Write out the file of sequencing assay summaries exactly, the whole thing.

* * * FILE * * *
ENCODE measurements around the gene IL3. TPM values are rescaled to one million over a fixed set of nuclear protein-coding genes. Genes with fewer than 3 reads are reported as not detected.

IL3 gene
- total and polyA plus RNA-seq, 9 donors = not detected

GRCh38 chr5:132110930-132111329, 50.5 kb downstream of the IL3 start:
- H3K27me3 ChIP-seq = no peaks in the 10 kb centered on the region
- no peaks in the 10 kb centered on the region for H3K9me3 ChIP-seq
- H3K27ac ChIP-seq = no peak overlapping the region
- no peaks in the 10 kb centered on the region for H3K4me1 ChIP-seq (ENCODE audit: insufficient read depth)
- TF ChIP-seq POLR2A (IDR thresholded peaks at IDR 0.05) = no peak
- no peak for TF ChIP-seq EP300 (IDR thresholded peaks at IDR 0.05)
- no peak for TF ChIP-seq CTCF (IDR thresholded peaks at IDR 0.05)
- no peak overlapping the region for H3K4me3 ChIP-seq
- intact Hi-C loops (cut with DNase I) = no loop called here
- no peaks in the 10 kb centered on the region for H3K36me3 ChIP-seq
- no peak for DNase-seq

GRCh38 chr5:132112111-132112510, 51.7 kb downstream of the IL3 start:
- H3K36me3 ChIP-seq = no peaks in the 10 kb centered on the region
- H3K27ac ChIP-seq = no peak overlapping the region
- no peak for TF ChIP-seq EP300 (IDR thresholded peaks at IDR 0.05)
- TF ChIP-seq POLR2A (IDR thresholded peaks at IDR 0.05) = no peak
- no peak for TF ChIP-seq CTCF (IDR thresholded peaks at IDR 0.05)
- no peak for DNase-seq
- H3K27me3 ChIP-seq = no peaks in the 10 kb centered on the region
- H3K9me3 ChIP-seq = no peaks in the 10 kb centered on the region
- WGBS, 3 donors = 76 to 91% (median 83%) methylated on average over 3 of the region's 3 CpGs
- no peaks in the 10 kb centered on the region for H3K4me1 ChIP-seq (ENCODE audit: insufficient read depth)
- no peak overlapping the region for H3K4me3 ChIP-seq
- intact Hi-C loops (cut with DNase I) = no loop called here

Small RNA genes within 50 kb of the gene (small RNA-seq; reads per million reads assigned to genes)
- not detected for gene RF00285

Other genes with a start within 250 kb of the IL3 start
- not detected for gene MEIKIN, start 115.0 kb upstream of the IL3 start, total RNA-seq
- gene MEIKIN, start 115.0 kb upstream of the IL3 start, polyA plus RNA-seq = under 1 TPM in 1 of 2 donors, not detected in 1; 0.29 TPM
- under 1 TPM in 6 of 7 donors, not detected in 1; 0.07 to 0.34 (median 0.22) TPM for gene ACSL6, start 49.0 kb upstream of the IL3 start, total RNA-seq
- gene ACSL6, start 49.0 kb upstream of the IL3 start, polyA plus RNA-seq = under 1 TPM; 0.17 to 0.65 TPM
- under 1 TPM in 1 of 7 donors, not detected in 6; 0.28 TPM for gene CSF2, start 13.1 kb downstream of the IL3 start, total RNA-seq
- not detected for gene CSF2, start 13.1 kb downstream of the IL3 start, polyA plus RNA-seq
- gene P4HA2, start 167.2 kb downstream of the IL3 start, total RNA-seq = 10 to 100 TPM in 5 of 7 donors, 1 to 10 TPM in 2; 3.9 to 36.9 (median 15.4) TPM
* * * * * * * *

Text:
ENCODE measurements around the gene IL3. TPM values are rescaled to one million over a fixed set of nuclear protein-coding genes. Genes with fewer than 3 reads are reported as not detected.

IL3 gene
- total and polyA plus RNA-seq, 9 donors = not detected

GRCh38 chr5:132110930-132111329, 50.5 kb downstream of the IL3 start:
- H3K27me3 ChIP-seq = no peaks in the 10 kb centered on the region
- no peaks in the 10 kb centered on the region for H3K9me3 ChIP-seq
- H3K27ac ChIP-seq = no peak overlapping the region
- no peaks in the 10 kb centered on the region for H3K4me1 ChIP-seq (ENCODE audit: insufficient read depth)
- TF ChIP-seq POLR2A (IDR thresholded peaks at IDR 0.05) = no peak
- no peak for TF ChIP-seq EP300 (IDR thresholded peaks at IDR 0.05)
- no peak for TF ChIP-seq CTCF (IDR thresholded peaks at IDR 0.05)
- no peak overlapping the region for H3K4me3 ChIP-seq
- intact Hi-C loops (cut with DNase I) = no loop called here
- no peaks in the 10 kb centered on the region for H3K36me3 ChIP-seq
- no peak for DNase-seq

GRCh38 chr5:132112111-132112510, 51.7 kb downstream of the IL3 start:
- H3K36me3 ChIP-seq = no peaks in the 10 kb centered on the region
- H3K27ac ChIP-seq = no peak overlapping the region
- no peak for TF ChIP-seq EP300 (IDR thresholded peaks at IDR 0.05)
- TF ChIP-seq POLR2A (IDR thresholded peaks at IDR 0.05) = no peak
- no peak for TF ChIP-seq CTCF (IDR thresholded peaks at IDR 0.05)
- no peak for DNase-seq
- H3K27me3 ChIP-seq = no peaks in the 10 kb centered on the region
- H3K9me3 ChIP-seq = no peaks in the 10 kb centered on the region
- WGBS, 3 donors = 76 to 91% (median 83%) methylated on average over 3 of the region's 3 CpGs
- no peaks in the 10 kb centered on the region for H3K4me1 ChIP-seq (ENCODE audit: insufficient read depth)
- no peak overlapping the region for H3K4me3 ChIP-seq
- intact Hi-C loops (cut with DNase I) = no loop called here

Small RNA genes within 50 kb of the gene (small RNA-seq; reads per million reads assigned to genes)
- not detected for gene RF00285

Other genes with a start within 250 kb of the IL3 start
- not detected for gene MEIKIN, start 115.0 kb upstream of the IL3 start, total RNA-seq
- gene MEIKIN, start 115.0 kb upstream of the IL3 start, polyA plus RNA-seq = under 1 TPM in 1 of 2 donors, not detected in 1; 0.29 TPM
- under 1 TPM in 6 of 7 donors, not detected in 1; 0.07 to 0.34 (median 0.22) TPM for gene ACSL6, start 49.0 kb upstream of the IL3 start, total RNA-seq
- gene ACSL6, start 49.0 kb upstream of the IL3 start, polyA plus RNA-seq = under 1 TPM; 0.17 to 0.65 TPM
- under 1 TPM in 1 of 7 donors, not detected in 6; 0.28 TPM for gene CSF2, start 13.1 kb downstream of the IL3 start, total RNA-seq
- not detected for gene CSF2, start 13.1 kb downstream of the IL3 start, polyA plus RNA-seq
- gene P4HA2, start 167.2 kb downstream of the IL3 start, total RNA-seq = 10 to 100 TPM in 5 of 7 donors, 1 to 10 TPM in 2; 3.9 to 36.9 (median 15.4) TPM